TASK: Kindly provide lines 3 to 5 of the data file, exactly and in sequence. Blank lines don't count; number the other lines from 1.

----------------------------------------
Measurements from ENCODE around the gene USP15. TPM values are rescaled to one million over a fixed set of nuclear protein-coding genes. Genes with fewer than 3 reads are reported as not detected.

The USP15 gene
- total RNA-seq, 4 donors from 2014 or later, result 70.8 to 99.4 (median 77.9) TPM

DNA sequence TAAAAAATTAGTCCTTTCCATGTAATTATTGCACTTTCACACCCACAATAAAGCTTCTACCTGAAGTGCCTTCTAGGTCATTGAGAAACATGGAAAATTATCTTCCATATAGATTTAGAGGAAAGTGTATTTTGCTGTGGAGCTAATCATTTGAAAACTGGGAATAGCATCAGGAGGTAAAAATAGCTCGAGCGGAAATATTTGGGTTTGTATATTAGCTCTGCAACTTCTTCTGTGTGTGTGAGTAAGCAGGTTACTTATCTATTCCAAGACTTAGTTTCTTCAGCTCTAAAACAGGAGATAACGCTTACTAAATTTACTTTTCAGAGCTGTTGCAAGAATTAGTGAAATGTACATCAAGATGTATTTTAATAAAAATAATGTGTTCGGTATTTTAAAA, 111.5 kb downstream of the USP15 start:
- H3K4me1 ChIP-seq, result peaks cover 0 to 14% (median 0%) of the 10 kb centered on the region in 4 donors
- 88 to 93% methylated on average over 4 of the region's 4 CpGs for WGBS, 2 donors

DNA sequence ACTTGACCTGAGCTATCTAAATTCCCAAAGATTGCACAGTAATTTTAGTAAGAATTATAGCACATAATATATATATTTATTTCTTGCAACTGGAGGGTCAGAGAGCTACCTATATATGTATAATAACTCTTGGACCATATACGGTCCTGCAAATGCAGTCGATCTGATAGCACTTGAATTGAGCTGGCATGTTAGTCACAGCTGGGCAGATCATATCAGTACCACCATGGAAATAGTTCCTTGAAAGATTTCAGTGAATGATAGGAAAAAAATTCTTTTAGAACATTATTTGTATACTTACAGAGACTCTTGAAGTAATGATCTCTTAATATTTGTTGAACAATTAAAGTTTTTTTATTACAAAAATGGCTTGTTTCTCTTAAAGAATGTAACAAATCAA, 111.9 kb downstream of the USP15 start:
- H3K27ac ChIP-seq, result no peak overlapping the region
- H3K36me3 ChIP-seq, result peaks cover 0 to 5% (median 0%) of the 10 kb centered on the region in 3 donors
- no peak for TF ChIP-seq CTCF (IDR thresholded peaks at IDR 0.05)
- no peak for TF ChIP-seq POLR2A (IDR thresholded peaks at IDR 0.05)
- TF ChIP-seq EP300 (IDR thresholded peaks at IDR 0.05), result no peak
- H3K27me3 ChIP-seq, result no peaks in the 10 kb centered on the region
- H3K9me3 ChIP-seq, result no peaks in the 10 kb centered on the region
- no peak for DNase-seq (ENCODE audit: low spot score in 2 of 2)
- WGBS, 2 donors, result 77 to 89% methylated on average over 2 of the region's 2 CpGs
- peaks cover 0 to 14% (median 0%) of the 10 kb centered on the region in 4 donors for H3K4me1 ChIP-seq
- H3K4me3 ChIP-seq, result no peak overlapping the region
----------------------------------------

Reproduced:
- total RNA-seq, 4 donors from 2014 or later, result 70.8 to 99.4 (median 77.9) TPM

DNA sequence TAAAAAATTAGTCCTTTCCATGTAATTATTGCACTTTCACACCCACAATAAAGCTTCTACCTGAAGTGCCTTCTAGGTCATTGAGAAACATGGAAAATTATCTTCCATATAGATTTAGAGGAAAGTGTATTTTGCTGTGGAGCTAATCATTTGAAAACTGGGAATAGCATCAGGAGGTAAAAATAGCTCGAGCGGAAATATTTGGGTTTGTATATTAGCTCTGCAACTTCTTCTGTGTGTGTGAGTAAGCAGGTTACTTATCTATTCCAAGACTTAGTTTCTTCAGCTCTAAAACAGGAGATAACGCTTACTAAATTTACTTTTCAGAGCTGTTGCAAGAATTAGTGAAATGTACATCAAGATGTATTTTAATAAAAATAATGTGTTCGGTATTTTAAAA, 111.5 kb downstream of the USP15 start:
- H3K4me1 ChIP-seq, result peaks cover 0 to 14% (median 0%) of the 10 kb centered on the region in 4 donors